Although he promised to raise taxes only on “the wealthy,” President Obama’s first major legislation was a major regressive tax hike disproportionately paid by the poor – a dollar tax on a pack of cigarettes. Many in the Louisiana legislature seem determined to follow in his footsteps. The Ways and Means Committee in the State House on Monday narrowly voted to raise taxes on a pack of cigarettes by 50 cents this week, on top of the recent federal increase of $1. The bill also raised taxes on loose tobacco. Since poor people spend a higher proportion of their income on cigartettes, the bill will hit them he hardest.

Proponents of the bill claim the tax will raise an additional $92 million for health programs, with half going to Medicaid hospital reimbursements and half to social-engineering smoking-cessation programs. But such Medicaid funds are extremely fungible; and despite legislative language attempting to segregate the money, there is no real way to guarantee the “additional” Medicaid funds will not just be given to hospitals in lieu of general funding.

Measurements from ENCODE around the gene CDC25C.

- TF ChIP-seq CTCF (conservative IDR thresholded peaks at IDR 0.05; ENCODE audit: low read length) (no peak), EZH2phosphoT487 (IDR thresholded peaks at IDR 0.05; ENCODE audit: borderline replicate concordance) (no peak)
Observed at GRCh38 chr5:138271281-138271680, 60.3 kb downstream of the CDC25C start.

Smokers make easy scapegoats, but many studies show that their shorter lifespans means they use less public funds for healthcare than nonsmokers. But in the quest for more tax money, federal and state lawmakers find such studies easy to ignore. Louisiana, which often prides itself on its differences from the rest of the country, does not need to follow this latest national fad of 21st-century Puritanism and social engineering. And taxpayers don’t need the additional burden during these tough economic times. Anti-tax lawmakers in the full House still have a chance to vote down the bill, and Gov. Jindal can keep his no-new-taxes promise by vetoing it. It is votes like this — proposals to tax easy scapegoats — where politicians’ anti-tax promises are truly tested.